New Delhi and Jaisalmer, India (April 2010)

After more than two months of traveling, we think we’re getting a bit better at it. When we got to Delhi, we used the Delhi police station pre-paid taxi stand, where the driver doesn’t get paid until they present their official voucher back to the police, but we still managed to get ourselves stuck with a scam artist driver. On our way to the Pahar Ganj area (backpacker cluster) our driver, after a few tricky twists and turns down dark streets, brought us to a road that was blocked by a pile of rubble, explaining that he didn’t know another way to get to our guesthouse. He took Daniel into a nearby sketchy “tourist information office” and was going to have them, rather than us, make a call to the guesthouse (presumably to tell us that the guesthouse was closed). The guy at the tourist information office told Daniel that everyone had been having trouble getting to that area, that all the roads were closed off and it would be impossible to get there (most likely they would have had a suggestion of another place to stay, from which they would receive a commission for delivering us). Daniel smartly lied to them, saying that that was funny – we were meeting friends there and they hadn’t had any issues arriving. The information office guy said a quick word to the driver in Hindi, definitely not enough to be alternative directions to the guesthouse, and the driver proceeded to take us directly to the door. Take that, jerks.

We spent the first few days in Delhi nursing a nasty cold that we had picked up at our hostel in Beijing and feeling a bit travel weary and sort of homesick. It was also over 100 degrees out every day, and staying in the backpacker area we were hounded by touts and travel agents every time we left the guesthouse. One wouldn’t let us go and when we finally said okay to his business card, he wouldn’t give it to us but had us come inside instead and read testimonials. When we tried to leave, he started making accusations and getting really aggressive yet telling us to relax and not be in such a hurry, to not be afraid of him because he was a human being, too, which of course made me feel terrible. Finally we just left. Another guy followed us up and down the street talking to us while his friend followed us from about ten feet behind for quite awhile (unnerving because we were actually looking for an ATM, although most likely they were just taking turns harassing us). We did check out some of the area’s many rooftop restaurants, open air or draped in thin, sarong-like tapestries, above the chaos of the street below, eating dal and chapati, vegetable biryani, hardboiled egg curry (delicious), incredibly salty pickles, and a few “thalis”, combination platters with tasty things on them that we couldn’t identify. We even got to see a marionette show and some fireworks, but never made it to any of the city’s famous sights. We did, however, learn a few jingles on TV from commercials for air conditioning systems, which I think is a pretty useful thing to know.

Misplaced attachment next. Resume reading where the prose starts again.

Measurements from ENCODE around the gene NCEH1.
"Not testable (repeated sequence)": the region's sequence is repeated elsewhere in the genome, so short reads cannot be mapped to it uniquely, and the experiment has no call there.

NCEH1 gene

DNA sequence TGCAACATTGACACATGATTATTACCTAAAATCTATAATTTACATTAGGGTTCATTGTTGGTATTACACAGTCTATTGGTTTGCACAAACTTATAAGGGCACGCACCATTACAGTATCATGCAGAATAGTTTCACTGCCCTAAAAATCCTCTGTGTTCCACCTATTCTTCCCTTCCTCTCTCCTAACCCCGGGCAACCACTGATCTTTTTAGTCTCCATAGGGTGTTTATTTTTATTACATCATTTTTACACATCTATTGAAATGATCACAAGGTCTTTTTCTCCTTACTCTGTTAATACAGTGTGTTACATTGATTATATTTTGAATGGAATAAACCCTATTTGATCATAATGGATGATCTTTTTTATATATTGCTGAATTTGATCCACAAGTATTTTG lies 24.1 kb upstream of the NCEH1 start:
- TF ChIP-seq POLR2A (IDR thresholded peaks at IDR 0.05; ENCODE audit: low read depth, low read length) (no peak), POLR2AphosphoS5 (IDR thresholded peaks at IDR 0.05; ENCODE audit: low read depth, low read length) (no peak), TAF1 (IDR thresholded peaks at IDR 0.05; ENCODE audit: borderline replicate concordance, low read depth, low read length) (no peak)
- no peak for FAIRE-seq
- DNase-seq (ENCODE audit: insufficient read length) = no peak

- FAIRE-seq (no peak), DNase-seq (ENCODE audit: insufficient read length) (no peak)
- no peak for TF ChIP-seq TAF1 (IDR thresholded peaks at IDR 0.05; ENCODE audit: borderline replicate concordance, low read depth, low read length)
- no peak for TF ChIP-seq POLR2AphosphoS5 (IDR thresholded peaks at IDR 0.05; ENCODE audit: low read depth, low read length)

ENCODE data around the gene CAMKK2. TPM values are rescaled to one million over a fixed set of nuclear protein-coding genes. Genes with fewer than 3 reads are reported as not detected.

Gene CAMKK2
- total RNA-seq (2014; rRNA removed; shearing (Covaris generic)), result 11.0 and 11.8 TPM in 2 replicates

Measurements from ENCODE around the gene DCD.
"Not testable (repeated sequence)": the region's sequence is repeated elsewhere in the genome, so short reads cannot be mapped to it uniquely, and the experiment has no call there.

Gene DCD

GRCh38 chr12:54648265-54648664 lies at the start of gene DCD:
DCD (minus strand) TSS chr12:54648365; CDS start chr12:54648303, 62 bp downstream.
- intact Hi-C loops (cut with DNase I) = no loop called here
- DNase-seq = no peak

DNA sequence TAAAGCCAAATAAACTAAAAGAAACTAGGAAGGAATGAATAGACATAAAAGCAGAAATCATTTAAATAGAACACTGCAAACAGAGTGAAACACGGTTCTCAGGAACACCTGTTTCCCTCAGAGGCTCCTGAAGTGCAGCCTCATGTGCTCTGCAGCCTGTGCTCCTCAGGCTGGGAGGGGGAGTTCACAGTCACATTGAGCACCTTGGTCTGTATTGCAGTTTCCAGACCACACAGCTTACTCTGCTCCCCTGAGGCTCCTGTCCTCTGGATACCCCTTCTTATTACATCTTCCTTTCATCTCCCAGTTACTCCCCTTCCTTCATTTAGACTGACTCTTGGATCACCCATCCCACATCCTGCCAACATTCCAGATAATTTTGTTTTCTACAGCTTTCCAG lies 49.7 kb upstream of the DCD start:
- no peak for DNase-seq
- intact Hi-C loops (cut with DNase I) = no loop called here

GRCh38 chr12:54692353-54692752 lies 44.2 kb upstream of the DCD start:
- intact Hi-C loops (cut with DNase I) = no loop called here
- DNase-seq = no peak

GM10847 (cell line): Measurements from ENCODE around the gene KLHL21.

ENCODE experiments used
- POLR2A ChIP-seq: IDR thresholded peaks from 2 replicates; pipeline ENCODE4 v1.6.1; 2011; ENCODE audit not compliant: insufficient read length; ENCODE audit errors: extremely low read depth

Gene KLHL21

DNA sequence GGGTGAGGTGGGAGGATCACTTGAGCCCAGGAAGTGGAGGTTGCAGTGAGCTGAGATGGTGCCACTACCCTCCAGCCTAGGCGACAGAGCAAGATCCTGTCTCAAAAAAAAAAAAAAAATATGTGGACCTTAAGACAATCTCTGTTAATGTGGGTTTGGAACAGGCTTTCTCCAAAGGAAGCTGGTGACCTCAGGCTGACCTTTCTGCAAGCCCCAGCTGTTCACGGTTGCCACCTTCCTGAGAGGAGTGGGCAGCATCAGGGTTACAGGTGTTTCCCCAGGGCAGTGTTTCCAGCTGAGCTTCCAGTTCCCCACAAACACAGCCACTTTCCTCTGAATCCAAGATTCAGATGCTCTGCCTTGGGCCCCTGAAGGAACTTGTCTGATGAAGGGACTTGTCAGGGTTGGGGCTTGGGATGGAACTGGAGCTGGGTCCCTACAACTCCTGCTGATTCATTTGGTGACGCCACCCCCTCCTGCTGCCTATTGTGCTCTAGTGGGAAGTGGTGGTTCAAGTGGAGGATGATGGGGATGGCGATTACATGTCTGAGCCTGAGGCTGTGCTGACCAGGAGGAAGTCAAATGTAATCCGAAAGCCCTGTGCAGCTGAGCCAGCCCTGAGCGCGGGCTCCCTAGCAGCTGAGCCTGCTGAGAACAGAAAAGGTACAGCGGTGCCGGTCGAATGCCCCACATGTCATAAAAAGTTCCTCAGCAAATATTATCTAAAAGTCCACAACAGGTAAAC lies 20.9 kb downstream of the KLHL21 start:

We decided to go to Jaisalmer in the state of Rajasthan, principally because we heard it was really relaxed but also because it was a small enough town that we could walk across it. We purchased our tickets at the New Delhi train station; inside of the insanity of touts everywhere and lines piled up behind service windows with undecipherable signs there is a little office for non-Indian tourists to buy train tickets, air conditioned with sagging sofas and helpful people behind desks. To our surprise, it was fantastically easy to buy the tickets. We took the subway, which was really nice, to the Old Delhi Junction, after a Delhi taxi driver had helpfully told us it would be easier and cheaper to use than a taxi ride! The station itself was huge and filthy, with trash and feces blanketing the tracks and flies everywhere. Sitting on the ground of the platform were dusty children with poor mothers, fat ladies in sparkling saris, and men in crisp shirts and cheap plastic sandals. On our return trip to Delhi there was a huge pile of rifles on the ground (someone’s luggage?), as well as three monkeys on the stairs (why in the train station I’m not sure, since we didn’t see any other monkeys in the entire country).